Integrated care in Scotland needs to quicken its pace

Author: Caroline White
Integrated care in Scotland needs to quicken its pace
Efforts to join up health and social care services in Scotland are progressing well but not fast enough, concludes a joint report* by the Scottish government and the body that represents local government in Scotland, COSLA.

The report, the last in the series looking at how well integration has been moving forward since 2016 under the Public Bodies (Joint Working) (Scotland) Act 2014, finds that progress is not uniform across the piece.

There’s evidence of good progress in some local areas, but some local partnerships are not doing quite so well, it says.

Good practice is developing, both in terms of how Integration Joint Boards are operating and in how services are being planned and delivered to ensure better outcomes, says the report.

But the pace and effectiveness of integration need to increase, it says.

It sets out several proposals designed to ensure that progress continues. These include: effective strategic planning for improvement; clear governance and accountability arrangements; and sustained engagement with local communities.

Relationships and collaborative working between partners must improve over the next 12 months, it says. Statutory partners must try harder to understand the pressures, cultures and drivers in different parts of the system in order to promote opportunities for more open, collaborative and partnership working, as required by integration.

Similarly, relationships and partnership working with the third and independent sectors must improve, it says.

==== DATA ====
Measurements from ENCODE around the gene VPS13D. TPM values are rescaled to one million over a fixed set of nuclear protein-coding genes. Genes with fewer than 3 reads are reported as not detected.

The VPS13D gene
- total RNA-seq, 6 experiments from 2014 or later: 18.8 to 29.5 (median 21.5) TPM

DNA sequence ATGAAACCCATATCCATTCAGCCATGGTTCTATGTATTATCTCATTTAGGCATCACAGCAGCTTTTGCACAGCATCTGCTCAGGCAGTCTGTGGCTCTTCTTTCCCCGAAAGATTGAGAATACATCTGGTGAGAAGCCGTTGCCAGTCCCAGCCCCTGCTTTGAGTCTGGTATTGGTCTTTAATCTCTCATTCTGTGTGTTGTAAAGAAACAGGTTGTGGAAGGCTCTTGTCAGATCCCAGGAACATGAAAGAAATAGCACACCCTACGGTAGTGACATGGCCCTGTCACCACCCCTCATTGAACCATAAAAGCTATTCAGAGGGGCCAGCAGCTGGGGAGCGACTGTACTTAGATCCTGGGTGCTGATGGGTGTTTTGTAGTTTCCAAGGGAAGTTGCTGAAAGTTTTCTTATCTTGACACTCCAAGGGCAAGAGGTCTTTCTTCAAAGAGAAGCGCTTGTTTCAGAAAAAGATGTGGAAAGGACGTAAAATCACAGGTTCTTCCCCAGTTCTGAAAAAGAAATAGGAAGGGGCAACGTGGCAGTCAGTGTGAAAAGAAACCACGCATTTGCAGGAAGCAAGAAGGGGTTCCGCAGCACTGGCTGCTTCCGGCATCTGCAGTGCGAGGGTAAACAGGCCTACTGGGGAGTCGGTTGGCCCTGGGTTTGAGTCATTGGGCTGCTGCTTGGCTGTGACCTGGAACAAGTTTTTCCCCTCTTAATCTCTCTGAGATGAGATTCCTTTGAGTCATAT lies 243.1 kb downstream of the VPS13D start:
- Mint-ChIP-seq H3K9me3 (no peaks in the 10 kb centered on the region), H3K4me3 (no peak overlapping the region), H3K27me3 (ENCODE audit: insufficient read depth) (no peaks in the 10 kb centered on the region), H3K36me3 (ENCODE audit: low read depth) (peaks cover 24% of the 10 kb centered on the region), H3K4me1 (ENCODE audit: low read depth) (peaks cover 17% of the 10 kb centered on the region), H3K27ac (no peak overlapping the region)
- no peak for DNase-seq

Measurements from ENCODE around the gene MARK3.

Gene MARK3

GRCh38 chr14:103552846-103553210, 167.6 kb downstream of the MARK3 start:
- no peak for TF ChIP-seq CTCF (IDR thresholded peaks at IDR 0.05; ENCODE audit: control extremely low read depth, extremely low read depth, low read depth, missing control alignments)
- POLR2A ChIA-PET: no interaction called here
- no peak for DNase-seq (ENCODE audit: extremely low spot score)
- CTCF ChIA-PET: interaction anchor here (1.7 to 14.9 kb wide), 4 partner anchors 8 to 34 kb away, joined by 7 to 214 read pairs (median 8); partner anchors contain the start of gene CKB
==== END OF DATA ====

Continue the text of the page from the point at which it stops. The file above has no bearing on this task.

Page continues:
Cabinet secretary Jeane Freeman said: “Truly integrated services, focused on the needs of citizens, require our leadership and personal commitment. We [the Scottish government and COSLA] need to act together and in our individual roles to accelerate progress.”

But she added: “There are challenges we must address and we recognise that we need to adapt, compromise, and support one another to deliver integration for the people of Scotland.”

Councillor Stuart Currie, COSLA spokesperson for Health and Social Care, said: “Good progress has been made under integration to date but, as highlighted by Audit Scotland last year, there is always more we can do to achieve improved outcomes for our communities.

“COSLA welcomes the proposals, and their broad endorsement across the system sends a strong message of commitment to the health and social care integration agenda.”

*Ministerial Strategic Group for Health and Community Care - Review of Progress with Integration of Health and Social Care - Final Report. 4 February 2019.